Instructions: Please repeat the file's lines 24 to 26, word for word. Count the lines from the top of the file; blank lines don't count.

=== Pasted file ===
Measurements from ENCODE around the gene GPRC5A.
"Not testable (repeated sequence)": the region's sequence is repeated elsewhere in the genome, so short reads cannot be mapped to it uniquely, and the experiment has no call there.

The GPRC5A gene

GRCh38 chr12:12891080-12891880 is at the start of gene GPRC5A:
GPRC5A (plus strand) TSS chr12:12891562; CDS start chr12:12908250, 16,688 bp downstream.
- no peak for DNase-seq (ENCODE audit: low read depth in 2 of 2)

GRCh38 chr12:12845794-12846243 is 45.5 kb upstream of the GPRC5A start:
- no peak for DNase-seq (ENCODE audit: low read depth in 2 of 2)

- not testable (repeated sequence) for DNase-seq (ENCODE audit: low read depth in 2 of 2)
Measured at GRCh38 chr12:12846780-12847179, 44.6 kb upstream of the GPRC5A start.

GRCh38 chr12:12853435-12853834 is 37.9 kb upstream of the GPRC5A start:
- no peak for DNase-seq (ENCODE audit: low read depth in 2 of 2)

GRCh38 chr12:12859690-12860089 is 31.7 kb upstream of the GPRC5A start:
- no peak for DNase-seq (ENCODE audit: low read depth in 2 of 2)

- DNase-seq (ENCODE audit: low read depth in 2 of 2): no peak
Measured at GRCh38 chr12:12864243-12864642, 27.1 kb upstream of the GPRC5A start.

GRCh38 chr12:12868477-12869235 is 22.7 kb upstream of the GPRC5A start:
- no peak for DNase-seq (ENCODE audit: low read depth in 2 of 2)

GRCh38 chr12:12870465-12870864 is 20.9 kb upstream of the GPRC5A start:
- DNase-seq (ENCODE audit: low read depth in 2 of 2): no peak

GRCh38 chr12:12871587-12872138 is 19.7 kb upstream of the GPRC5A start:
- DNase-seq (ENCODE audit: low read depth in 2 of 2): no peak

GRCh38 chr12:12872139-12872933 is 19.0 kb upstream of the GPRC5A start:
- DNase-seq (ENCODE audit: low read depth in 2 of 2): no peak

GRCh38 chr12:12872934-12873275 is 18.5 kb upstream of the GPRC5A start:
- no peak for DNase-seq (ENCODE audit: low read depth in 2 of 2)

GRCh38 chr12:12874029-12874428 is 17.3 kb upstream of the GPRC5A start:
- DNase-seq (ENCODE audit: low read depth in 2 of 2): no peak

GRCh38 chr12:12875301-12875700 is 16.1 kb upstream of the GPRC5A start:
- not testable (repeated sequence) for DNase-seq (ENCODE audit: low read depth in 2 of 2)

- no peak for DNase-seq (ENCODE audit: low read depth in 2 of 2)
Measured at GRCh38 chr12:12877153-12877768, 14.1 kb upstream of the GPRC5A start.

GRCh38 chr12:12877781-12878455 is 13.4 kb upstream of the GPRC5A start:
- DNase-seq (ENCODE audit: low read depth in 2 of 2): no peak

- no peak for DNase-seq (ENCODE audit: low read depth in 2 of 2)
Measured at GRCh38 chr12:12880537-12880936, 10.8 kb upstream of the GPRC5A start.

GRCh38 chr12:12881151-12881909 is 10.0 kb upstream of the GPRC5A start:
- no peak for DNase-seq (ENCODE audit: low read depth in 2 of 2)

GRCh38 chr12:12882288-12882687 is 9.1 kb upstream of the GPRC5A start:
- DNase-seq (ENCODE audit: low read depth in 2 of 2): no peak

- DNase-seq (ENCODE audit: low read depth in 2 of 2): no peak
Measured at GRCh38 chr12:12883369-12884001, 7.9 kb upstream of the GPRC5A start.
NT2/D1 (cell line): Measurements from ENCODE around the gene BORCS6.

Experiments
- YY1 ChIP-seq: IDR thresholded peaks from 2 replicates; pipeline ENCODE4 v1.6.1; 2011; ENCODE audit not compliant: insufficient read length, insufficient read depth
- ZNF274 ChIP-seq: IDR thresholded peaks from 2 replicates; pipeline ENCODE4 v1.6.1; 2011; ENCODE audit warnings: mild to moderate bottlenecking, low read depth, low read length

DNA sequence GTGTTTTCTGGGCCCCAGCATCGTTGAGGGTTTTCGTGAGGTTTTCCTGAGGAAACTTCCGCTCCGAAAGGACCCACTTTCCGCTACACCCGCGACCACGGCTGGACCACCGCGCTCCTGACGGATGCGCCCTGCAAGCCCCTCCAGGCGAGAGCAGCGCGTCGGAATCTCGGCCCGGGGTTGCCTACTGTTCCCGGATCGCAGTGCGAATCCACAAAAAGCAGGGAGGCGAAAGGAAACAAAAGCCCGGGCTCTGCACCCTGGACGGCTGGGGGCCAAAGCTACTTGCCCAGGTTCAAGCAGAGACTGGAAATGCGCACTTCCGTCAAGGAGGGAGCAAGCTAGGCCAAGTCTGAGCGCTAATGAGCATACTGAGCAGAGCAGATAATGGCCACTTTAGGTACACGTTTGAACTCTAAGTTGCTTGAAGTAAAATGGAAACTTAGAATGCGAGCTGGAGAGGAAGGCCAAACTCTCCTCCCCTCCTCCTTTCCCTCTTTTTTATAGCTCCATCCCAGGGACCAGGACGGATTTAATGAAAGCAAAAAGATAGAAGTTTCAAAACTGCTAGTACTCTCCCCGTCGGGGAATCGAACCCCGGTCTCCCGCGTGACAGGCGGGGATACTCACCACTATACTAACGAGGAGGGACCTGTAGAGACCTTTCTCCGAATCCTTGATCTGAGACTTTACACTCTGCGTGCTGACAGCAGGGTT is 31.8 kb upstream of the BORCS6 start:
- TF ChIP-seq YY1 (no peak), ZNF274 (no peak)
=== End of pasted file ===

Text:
- DNase-seq (ENCODE audit: low read depth in 2 of 2): no peak

GRCh38 chr12:12872934-12873275 is 18.5 kb upstream of the GPRC5A start:
- no peak for DNase-seq (ENCODE audit: low read depth in 2 of 2)